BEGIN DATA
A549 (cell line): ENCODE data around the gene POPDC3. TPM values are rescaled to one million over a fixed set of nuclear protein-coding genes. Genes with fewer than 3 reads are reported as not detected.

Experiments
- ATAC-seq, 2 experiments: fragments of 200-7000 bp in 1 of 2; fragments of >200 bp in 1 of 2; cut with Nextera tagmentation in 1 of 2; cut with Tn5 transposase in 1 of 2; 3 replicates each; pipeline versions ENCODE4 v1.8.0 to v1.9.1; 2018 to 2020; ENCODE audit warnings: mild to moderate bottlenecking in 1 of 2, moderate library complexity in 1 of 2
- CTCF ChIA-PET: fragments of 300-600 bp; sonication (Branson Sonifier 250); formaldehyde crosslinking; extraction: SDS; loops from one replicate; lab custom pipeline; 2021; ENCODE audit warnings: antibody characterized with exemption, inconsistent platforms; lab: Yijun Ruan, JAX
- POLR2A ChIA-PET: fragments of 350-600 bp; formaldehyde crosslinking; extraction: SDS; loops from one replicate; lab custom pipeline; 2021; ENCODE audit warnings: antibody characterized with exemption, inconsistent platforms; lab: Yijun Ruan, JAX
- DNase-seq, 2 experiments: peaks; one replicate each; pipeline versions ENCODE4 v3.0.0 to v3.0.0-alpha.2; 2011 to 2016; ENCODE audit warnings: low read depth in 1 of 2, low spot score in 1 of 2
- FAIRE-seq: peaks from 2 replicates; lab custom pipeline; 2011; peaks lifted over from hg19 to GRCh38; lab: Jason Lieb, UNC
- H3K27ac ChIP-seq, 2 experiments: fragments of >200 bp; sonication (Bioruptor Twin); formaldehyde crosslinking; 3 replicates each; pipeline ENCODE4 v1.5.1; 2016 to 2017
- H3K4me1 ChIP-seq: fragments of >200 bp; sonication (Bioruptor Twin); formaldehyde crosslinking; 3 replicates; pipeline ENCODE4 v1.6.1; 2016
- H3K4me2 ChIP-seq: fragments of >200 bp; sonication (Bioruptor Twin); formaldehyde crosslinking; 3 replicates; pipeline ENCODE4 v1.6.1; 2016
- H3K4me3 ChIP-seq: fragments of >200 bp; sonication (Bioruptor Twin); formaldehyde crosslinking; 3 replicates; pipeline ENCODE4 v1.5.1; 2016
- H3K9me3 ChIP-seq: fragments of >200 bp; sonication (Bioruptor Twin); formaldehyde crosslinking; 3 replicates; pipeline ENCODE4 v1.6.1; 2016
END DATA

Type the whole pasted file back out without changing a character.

A549 (cell line): ENCODE data around the gene POPDC3. TPM values are rescaled to one million over a fixed set of nuclear protein-coding genes. Genes with fewer than 3 reads are reported as not detected.

Experiments
- ATAC-seq, 2 experiments: fragments of 200-7000 bp in 1 of 2; fragments of >200 bp in 1 of 2; cut with Nextera tagmentation in 1 of 2; cut with Tn5 transposase in 1 of 2; 3 replicates each; pipeline versions ENCODE4 v1.8.0 to v1.9.1; 2018 to 2020; ENCODE audit warnings: mild to moderate bottlenecking in 1 of 2, moderate library complexity in 1 of 2
- CTCF ChIA-PET: fragments of 300-600 bp; sonication (Branson Sonifier 250); formaldehyde crosslinking; extraction: SDS; loops from one replicate; lab custom pipeline; 2021; ENCODE audit warnings: antibody characterized with exemption, inconsistent platforms; lab: Yijun Ruan, JAX
- POLR2A ChIA-PET: fragments of 350-600 bp; formaldehyde crosslinking; extraction: SDS; loops from one replicate; lab custom pipeline; 2021; ENCODE audit warnings: antibody characterized with exemption, inconsistent platforms; lab: Yijun Ruan, JAX
- DNase-seq, 2 experiments: peaks; one replicate each; pipeline versions ENCODE4 v3.0.0 to v3.0.0-alpha.2; 2011 to 2016; ENCODE audit warnings: low read depth in 1 of 2, low spot score in 1 of 2
- FAIRE-seq: peaks from 2 replicates; lab custom pipeline; 2011; peaks lifted over from hg19 to GRCh38; lab: Jason Lieb, UNC
- H3K27ac ChIP-seq, 2 experiments: fragments of >200 bp; sonication (Bioruptor Twin); formaldehyde crosslinking; 3 replicates each; pipeline ENCODE4 v1.5.1; 2016 to 2017
- H3K4me1 ChIP-seq: fragments of >200 bp; sonication (Bioruptor Twin); formaldehyde crosslinking; 3 replicates; pipeline ENCODE4 v1.6.1; 2016
- H3K4me2 ChIP-seq: fragments of >200 bp; sonication (Bioruptor Twin); formaldehyde crosslinking; 3 replicates; pipeline ENCODE4 v1.6.1; 2016
- H3K4me3 ChIP-seq: fragments of >200 bp; sonication (Bioruptor Twin); formaldehyde crosslinking; 3 replicates; pipeline ENCODE4 v1.5.1; 2016
- H3K9me3 ChIP-seq: fragments of >200 bp; sonication (Bioruptor Twin); formaldehyde crosslinking; 3 replicates; pipeline ENCODE4 v1.6.1; 2016